The number of “vape-related” lung disease cases has now reached approximately a 1000, and despite reports linking the cases to the consumption of illicit products, vaping devices still seem to be receiving the main share of the blame.

Earlier this year, San Francisco’s supervisors approved a total e-cig ban in a unanimous preliminary vote, making the city the first to pass such a measure in the US. “We spent the 90s battling big tobacco, and now we see its new form in e-cigarettes,” said supervisor Shamann Walton. “This is about thinking about the next generation of users and thinking about protecting the overall health and sending a message to the rest of the state and the country: follow our lead,” added supervisor Ahsha Safaí.

L.A.’s proposed measure was introduced last week at the City Council meeting, and would ban the devices until they are approved by the FDA. “The reports of illness and death caused by unregulated vaping devices is a public health crisis,” reads the motion introduced by Councilman Paul Koretz. “Los Angeles is not content to wait and do nothing as the numbers of illnesses and even deaths associated with unregulated vaping devices increases daily.”

Bans work, but not in the way we would want them to

“The NNA has argued against this huge downside to arbitrary – and often lazy – vaping bans consistently in the past few years to anyone who will listen. We gave evidence to MPs to that effect as well as urging public health groups supportive of reduced risk products to consider the negative connotations that such bans can have on the public’s understanding and to do more to counteract it.”

Meanwhile, public health experts and entities alike, have long been pointing out that vaping bans are detrimental to public health, as they send the wrong message to the public, making it more unlikely for smokers to switch to the safer alternatives. And a newly released study has confirmed this once again.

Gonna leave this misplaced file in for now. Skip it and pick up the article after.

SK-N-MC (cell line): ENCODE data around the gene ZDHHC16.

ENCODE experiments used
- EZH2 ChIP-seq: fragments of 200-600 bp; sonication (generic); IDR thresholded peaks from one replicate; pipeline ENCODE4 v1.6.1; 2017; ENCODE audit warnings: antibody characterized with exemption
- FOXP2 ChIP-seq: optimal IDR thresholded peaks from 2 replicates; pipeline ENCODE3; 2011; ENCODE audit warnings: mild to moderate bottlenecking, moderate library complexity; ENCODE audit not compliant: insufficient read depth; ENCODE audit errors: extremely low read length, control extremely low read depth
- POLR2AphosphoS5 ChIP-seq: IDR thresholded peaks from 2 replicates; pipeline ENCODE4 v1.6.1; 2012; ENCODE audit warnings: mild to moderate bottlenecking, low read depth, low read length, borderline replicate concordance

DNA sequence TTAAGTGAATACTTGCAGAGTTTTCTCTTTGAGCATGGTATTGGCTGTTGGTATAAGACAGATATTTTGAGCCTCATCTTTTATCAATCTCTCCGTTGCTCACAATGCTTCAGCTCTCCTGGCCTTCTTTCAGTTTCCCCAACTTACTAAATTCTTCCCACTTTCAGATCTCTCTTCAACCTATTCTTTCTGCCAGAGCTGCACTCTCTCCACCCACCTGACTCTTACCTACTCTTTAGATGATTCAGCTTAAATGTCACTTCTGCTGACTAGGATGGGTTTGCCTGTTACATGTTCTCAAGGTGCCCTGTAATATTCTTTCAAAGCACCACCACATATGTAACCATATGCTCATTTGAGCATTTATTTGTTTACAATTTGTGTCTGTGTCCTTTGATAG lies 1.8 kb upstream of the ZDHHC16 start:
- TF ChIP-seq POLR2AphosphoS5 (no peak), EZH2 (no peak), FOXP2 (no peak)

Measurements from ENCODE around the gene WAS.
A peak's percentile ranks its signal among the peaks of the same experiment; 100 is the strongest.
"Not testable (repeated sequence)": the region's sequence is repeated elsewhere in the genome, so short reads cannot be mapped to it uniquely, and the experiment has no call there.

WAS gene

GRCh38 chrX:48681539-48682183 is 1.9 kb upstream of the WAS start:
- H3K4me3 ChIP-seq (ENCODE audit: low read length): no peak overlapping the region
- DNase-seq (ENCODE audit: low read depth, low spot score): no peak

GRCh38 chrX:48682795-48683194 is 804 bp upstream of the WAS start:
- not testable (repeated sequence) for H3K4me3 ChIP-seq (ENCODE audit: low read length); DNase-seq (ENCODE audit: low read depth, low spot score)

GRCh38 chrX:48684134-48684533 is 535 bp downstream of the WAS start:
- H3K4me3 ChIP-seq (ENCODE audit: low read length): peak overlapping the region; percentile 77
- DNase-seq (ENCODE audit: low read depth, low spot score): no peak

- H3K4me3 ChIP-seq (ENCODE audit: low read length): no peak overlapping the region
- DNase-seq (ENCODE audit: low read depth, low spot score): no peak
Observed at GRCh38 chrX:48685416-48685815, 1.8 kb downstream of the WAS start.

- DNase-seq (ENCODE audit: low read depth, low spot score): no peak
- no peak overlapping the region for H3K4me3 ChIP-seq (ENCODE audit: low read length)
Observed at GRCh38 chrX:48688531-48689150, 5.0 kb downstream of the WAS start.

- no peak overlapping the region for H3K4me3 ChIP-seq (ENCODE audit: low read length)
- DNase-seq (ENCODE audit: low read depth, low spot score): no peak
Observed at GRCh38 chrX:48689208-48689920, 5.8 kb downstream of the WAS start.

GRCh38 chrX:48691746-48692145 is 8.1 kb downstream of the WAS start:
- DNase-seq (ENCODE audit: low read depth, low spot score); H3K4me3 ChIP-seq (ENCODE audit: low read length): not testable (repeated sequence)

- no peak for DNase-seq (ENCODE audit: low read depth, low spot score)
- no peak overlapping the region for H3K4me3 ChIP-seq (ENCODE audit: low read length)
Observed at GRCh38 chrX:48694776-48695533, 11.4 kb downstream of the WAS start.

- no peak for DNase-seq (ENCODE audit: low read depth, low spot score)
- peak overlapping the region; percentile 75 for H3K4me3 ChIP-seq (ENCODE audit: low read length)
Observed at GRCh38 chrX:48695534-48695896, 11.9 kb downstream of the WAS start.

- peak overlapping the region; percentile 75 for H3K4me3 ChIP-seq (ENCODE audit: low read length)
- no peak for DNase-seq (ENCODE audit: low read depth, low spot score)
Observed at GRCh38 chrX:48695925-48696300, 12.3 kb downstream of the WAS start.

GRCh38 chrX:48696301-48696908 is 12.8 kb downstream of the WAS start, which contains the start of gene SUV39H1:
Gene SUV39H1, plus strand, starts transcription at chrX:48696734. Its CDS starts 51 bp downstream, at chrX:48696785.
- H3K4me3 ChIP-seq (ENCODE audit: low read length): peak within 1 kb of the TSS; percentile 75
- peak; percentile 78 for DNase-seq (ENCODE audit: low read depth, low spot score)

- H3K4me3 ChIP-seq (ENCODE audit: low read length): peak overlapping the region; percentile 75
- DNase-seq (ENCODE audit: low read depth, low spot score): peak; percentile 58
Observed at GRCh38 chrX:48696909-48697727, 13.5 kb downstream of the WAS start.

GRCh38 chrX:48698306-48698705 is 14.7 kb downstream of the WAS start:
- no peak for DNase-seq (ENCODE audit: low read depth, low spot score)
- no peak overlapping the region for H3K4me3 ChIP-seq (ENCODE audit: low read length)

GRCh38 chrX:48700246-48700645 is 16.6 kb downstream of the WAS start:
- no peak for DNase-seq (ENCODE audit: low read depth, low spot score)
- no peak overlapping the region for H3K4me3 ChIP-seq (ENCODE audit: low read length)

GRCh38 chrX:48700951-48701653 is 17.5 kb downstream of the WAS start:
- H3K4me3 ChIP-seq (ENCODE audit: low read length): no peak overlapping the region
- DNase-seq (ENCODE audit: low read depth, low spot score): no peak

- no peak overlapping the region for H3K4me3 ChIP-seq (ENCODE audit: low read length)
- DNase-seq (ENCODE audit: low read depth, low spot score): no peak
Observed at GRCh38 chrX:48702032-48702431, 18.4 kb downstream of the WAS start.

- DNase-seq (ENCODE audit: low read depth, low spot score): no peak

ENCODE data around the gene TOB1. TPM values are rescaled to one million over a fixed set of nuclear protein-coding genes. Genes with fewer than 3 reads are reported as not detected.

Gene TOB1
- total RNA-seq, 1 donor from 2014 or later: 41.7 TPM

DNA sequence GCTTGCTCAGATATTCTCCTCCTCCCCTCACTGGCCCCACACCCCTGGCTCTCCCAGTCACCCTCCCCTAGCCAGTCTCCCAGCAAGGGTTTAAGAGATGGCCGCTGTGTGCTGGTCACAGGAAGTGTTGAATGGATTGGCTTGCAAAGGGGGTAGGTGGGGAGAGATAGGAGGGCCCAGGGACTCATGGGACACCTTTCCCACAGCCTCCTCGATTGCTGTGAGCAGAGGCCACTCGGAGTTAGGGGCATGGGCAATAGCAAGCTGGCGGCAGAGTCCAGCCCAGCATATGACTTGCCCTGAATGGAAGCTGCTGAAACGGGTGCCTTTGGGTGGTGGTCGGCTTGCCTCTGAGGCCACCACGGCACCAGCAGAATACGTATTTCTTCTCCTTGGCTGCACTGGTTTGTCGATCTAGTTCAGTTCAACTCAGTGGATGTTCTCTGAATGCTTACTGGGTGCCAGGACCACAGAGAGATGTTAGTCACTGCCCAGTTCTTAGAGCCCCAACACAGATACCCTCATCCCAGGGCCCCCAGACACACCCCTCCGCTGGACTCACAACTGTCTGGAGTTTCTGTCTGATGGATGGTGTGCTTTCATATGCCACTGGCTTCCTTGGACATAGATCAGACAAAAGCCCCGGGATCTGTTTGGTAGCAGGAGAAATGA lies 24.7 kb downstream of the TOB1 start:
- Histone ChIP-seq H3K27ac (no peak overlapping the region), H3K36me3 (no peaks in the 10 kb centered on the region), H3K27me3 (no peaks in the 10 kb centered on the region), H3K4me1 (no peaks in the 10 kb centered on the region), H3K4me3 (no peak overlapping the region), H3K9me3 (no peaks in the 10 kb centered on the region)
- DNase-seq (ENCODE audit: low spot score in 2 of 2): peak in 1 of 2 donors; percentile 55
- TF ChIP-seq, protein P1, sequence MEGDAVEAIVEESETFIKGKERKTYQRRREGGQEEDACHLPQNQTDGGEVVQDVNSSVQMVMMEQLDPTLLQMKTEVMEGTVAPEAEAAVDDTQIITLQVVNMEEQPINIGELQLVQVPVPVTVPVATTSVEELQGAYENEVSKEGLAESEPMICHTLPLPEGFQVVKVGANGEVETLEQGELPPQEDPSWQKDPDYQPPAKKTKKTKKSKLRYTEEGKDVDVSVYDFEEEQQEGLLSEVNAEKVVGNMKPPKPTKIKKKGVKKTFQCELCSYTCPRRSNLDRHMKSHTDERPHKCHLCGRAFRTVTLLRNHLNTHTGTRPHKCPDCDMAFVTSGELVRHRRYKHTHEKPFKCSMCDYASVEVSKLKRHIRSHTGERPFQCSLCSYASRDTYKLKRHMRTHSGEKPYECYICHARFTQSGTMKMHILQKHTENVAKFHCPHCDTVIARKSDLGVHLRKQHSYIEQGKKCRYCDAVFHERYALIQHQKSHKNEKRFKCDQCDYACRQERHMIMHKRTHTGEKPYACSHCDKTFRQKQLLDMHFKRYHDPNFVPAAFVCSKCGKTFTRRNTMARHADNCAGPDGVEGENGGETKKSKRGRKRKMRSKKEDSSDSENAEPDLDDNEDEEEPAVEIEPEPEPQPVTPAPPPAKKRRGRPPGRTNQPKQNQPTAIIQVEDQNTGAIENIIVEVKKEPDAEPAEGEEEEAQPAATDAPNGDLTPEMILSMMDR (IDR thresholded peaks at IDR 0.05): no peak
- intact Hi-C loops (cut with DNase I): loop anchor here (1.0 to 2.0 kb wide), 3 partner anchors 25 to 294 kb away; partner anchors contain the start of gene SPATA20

The study titled, “Inclusion of electronic nicotine delivery systems in indoor smoke-free air policies and associated vaping behavior,” was carried out by researchers at the Indiana University School of Public Health in the US.

The research highlighted the effect of vaping bans. “Adults living in the states with an aerosol-free policy were less likely to use ENDS compared with those living in the states without an aerosol-free policy, controlling for individual- and state-level covariates (adjusted odds ratio = 0.79, 95% confidence interval = 0.64, 0.97). Stratified analyses showed that the association varied by age group; the statewide aerosol-free policies was associated with lower odds of ENDS use only in adults aged 25-59 but not young adults (aged 18-24).”

E-cig bans send the wrong message

In the UK, the New Nicotine Alliance (NNA) has long pointed out that the use of safer nicotine products can benefit public health. In a recent article on its website, the organization referred to the local smoking ban implemented in 2007, pointing out how as a result of it smokers are now aware of harming those around them, but also believe that their habit is detrimental to their health. Therefore added the NNA, when similar bans are imposed on safer alternatives, it sends the wrong message to the public.

“The NNA has argued against this huge downside to arbitrary – and often lazy – vaping bans consistently in the past few years to anyone who will listen. We gave evidence to MPs to that effect as well as urging public health groups supportive of reduced risk products to consider the negative connotations that such bans can have on the public’s understanding and to do more to counteract it.”

Read Further: Los Angeles Times

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